The iPhone killer of the future needs vertical integration. (Why Android is doomed.)

Google’s dependence on hardware and carrier partners puts the final product out of their control — and into the control of companies whose histories have shown them to be incompetent at design and hostile to users.
--John Gruber via

Windows Mobile was a failed experiment in relying on hardware vendors, partners, and carriers to build a great consumer device. There were too many cooks in the kitchen. There were too many integration points.

Case in point: Bug fixes from the field. To get a device to market, there was the core device team, then a mobile operator/commercialization team, and finally the carrier's support / deployment team. There was no shared database of bugs. No shared responsibility. When schedules were stretched thin and the device was failing even simple tasks, it was too easy to point fingers. Oh, that's the carrier team's fault. That's the OS team's fault. That's the commercialization team's fault. Hardware's fault. Nobody took the reins to ensure a quality product was being created.

The Palm Pre team is doing it right. Google would do well to take note here. Building cool techie platform toys that let you create nifty Powerpoint decks is all well and good. But it's all a huge waste until there's a satisfied user using your awesome phone that works great.

It comes down to responsibility. Someone has to be responsible. If you're creating a device, and you want it to succeed, it better be you and your team.



29 responses
Agreed 100%. Though this makes for quite the ruckus when all the blame is aimed directly at you. (ex: App store & Google Voice)
Seems like most "normal" Android users are pretty satisfied to me. At any rate, I wonder if the Android model is so different (free to use on devices) that it should be compared in the same light/held to the same standards. And why would Android be "doomed"? It's a free OS that is available for all to use. Doesn't seem like anyone can "pull the plug" on it anymore since there are lots of independent devs creating their own builds.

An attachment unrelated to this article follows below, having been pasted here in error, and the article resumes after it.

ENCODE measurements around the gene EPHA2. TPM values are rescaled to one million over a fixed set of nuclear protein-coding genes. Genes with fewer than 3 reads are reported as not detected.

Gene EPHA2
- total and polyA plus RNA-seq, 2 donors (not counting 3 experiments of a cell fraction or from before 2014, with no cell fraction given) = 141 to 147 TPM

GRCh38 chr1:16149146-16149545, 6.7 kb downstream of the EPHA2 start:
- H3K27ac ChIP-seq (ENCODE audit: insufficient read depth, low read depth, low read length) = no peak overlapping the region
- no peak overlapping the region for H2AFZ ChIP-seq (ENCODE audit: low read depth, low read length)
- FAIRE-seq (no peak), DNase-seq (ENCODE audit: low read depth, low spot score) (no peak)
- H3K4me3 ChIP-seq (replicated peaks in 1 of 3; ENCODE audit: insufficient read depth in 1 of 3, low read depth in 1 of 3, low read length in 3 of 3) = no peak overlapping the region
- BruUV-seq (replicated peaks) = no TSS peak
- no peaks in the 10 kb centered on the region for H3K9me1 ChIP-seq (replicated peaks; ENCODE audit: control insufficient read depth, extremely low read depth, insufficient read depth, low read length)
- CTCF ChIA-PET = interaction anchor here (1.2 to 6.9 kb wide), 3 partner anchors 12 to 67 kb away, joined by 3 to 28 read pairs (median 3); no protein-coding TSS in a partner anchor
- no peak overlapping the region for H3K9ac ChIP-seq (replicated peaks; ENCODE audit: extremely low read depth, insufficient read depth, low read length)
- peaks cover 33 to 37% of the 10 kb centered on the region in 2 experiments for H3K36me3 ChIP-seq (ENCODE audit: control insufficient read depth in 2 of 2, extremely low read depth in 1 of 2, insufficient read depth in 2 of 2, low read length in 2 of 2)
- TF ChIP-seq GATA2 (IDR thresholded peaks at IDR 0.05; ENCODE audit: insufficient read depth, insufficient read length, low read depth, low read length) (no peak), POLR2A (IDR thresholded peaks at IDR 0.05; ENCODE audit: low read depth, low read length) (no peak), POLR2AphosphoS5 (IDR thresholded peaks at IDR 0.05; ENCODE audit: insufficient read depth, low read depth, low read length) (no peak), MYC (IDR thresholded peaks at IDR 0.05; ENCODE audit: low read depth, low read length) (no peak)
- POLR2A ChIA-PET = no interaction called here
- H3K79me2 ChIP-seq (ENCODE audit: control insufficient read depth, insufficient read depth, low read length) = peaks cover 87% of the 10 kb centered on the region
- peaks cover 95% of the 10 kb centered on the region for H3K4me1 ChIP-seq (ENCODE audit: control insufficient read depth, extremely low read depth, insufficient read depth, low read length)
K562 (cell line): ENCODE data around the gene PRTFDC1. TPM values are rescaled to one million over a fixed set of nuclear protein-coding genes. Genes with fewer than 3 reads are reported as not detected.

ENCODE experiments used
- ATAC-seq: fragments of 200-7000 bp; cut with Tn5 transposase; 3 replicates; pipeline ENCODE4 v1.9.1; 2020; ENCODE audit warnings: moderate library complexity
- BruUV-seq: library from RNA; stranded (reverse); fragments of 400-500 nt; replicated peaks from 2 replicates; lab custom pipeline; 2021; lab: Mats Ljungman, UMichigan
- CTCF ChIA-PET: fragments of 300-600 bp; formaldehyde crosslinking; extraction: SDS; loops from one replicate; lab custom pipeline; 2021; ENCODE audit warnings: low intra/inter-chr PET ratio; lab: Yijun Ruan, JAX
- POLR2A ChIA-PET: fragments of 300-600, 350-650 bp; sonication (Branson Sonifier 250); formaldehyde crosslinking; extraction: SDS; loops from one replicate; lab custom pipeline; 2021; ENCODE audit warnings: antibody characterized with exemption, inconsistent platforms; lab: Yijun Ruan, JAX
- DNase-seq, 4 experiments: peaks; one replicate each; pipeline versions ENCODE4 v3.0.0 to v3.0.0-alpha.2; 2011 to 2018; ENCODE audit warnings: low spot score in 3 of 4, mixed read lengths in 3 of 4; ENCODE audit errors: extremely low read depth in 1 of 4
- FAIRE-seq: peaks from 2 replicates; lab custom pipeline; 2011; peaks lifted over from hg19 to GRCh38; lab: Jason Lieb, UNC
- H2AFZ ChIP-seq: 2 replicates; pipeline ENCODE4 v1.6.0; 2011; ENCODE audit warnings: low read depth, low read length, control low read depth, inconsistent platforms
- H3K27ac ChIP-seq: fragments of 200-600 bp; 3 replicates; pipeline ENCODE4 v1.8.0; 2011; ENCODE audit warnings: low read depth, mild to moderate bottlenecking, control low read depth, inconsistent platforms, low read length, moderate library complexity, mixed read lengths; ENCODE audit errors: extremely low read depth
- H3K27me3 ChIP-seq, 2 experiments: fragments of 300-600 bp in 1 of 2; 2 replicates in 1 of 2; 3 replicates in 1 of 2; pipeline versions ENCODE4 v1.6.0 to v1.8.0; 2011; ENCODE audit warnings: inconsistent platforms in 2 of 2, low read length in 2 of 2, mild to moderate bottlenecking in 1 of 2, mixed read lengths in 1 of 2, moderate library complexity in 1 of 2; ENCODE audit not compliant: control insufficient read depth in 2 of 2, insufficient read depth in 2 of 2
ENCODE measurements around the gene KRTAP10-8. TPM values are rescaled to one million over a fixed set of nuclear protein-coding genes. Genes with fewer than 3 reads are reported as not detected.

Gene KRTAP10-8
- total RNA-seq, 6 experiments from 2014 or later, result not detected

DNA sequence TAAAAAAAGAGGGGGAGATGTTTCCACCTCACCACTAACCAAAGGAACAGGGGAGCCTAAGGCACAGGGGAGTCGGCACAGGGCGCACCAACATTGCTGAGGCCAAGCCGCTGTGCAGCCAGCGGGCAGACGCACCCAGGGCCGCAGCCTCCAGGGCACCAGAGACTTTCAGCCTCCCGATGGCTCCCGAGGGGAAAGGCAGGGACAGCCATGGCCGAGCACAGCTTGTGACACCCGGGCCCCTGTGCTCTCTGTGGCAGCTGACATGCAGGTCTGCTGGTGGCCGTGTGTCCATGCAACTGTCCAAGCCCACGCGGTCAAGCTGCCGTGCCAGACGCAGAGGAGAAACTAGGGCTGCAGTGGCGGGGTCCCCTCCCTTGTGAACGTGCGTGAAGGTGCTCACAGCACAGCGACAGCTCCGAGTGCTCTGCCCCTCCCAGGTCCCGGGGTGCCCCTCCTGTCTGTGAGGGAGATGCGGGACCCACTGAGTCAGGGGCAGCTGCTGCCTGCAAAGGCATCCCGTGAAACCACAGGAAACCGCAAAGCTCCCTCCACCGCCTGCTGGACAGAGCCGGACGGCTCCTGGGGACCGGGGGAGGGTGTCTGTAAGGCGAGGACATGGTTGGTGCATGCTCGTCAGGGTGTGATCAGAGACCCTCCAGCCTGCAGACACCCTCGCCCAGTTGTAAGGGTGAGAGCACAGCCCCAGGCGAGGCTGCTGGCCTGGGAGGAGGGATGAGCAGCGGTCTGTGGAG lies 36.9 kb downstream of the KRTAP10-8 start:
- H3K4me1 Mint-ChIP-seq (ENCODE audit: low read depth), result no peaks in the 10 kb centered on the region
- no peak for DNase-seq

Barron, you're right. Bad linkbait title, mea culpa. ;-)

It's not doomed. It will reside in the unsexy but perfectly useful/profitable mid-market for non-geeks.

i'd try to Gobble up HTC if I were Google.
Perhaps Google does expect to make a huge amount of money off the Android platform, at least not in terms of device sales or Android licensing fees.

Originally, there was a fear that they would be locked out of the mobile space given how Apple had their platform locked up. By providing Android, it not only gives Google a substantial footprint in mobile, access to data, it provides a credible threat against preventing access.

Android does not need to sell tons of devices or be number one device, thats not their sweet spot.

Nam, that's true too. But why not try to be the best?

I was talking to my roommate Alex yesterday, and he mentioned that one reason why Virgin is worth billions is because they conquer one market and re-invest those profits deeply in new business. They might make a hundred million in one space, and turn around and plow it right into another business.

In that context, shouldn't mighty tech powers like Google and Microsoft do the same? Then again maybe it's not for lack of trying. Microsoft hasn't built another cash cow in a decade, despite massive investment.

Hey Garry, I'm not too familiar with Virgin's portfolio, but if I was forced to make a guess, Virgin's ventures were disperse around different markets. As such, I would imagine, each subsidary operated independently of one another. So consequently, the individual ventures do not add to another's competitive advantage.

With Google's primary cash cow, search, the Android, the connection is closer. Google wouldn't want to lose sight of what they are the best at, their market dominance in search and the use of data. They may risk shrinking their lead in search or lose out an a future opportunity.

The future opportunity in mobile for Google is not devices or OS, but some thing similar to what they are for the internet. They will leverage their expertise from the internet.

I'm pretty happy with my G1 and there are lots of nice looking Android phones in the pipes (Sholes from Motorola, etc).
So I think Android based phones will evolve faster (due to the "internal" competition) and finally overtake the iphone.
AKA: The iPhone killer of the future is the iPhone
Hi Garry, did you see the phones that HTC is coming out with? I think the Hero is looks pretty sweet. Of course the iPhone is king now but I think that there are some promising Android models out there. I will definitely get the Hero soon and test it out. I think Android gives other companies the possibility to build something great. Maybe they will. They have to if they want to compete.